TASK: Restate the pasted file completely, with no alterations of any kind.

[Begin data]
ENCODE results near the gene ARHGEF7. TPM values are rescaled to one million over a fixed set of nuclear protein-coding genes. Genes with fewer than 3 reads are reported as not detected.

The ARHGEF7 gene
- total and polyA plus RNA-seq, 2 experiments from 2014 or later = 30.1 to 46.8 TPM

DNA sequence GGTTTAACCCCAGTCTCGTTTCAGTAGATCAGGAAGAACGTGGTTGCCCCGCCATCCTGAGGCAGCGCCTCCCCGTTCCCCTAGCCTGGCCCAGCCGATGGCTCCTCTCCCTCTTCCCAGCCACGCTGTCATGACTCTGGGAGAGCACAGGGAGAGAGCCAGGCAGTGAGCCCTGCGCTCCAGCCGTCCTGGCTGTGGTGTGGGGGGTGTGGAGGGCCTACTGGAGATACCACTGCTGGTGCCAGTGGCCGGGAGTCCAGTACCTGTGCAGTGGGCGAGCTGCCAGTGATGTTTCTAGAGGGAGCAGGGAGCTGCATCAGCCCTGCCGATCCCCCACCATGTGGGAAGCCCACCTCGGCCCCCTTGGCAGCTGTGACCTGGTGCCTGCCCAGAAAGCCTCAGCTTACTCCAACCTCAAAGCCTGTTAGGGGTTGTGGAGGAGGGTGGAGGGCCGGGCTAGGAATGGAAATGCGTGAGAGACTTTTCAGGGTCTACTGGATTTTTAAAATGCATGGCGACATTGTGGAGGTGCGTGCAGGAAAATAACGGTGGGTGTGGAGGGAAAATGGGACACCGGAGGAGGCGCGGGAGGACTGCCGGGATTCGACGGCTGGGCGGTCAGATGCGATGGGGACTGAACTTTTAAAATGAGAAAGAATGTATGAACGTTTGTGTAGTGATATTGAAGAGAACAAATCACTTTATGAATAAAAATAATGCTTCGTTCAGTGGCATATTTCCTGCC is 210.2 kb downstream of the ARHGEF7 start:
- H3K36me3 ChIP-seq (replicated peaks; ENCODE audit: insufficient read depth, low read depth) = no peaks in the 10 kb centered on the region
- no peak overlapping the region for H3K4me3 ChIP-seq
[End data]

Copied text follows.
ENCODE results near the gene ARHGEF7. TPM values are rescaled to one million over a fixed set of nuclear protein-coding genes. Genes with fewer than 3 reads are reported as not detected.

The ARHGEF7 gene
- total and polyA plus RNA-seq, 2 experiments from 2014 or later = 30.1 to 46.8 TPM

DNA sequence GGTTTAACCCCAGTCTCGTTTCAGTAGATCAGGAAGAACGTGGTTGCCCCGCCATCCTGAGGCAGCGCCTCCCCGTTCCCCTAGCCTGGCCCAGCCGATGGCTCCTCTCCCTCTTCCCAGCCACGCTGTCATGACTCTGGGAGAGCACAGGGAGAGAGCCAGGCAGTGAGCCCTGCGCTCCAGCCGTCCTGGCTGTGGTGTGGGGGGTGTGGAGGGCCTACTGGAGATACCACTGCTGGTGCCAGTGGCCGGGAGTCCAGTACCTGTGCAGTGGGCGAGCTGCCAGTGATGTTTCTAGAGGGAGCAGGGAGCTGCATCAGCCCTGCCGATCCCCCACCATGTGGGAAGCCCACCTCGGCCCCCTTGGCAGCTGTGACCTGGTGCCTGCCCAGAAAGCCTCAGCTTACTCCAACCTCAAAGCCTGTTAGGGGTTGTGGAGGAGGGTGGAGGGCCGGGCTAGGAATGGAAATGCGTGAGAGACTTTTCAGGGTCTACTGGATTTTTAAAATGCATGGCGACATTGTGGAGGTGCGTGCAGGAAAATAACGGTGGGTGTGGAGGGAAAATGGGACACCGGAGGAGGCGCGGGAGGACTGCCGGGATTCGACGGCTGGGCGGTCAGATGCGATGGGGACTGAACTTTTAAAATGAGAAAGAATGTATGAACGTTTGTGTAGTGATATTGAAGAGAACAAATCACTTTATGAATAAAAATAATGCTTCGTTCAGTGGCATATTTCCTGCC is 210.2 kb downstream of the ARHGEF7 start:
- H3K36me3 ChIP-seq (replicated peaks; ENCODE audit: insufficient read depth, low read depth) = no peaks in the 10 kb centered on the region
- no peak overlapping the region for H3K4me3 ChIP-seq